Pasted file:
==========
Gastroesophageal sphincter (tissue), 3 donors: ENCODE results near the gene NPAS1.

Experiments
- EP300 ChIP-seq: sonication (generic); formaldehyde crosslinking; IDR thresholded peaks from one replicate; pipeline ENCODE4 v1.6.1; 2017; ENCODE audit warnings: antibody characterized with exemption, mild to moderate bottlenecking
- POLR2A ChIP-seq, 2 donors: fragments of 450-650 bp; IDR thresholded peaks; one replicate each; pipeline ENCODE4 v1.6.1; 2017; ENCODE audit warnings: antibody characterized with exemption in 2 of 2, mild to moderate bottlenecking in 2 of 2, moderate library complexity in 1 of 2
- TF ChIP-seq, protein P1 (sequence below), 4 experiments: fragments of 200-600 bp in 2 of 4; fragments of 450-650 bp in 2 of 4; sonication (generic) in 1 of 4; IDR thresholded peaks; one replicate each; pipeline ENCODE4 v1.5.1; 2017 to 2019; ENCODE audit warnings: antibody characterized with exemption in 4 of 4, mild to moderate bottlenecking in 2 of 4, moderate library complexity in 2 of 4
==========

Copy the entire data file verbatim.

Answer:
Gastroesophageal sphincter (tissue), 3 donors: ENCODE results near the gene NPAS1.

Experiments
- EP300 ChIP-seq: sonication (generic); formaldehyde crosslinking; IDR thresholded peaks from one replicate; pipeline ENCODE4 v1.6.1; 2017; ENCODE audit warnings: antibody characterized with exemption, mild to moderate bottlenecking
- POLR2A ChIP-seq, 2 donors: fragments of 450-650 bp; IDR thresholded peaks; one replicate each; pipeline ENCODE4 v1.6.1; 2017; ENCODE audit warnings: antibody characterized with exemption in 2 of 2, mild to moderate bottlenecking in 2 of 2, moderate library complexity in 1 of 2
- TF ChIP-seq, protein P1 (sequence below), 4 experiments: fragments of 200-600 bp in 2 of 4; fragments of 450-650 bp in 2 of 4; sonication (generic) in 1 of 4; IDR thresholded peaks; one replicate each; pipeline ENCODE4 v1.5.1; 2017 to 2019; ENCODE audit warnings: antibody characterized with exemption in 4 of 4, mild to moderate bottlenecking in 2 of 4, moderate library complexity in 2 of 4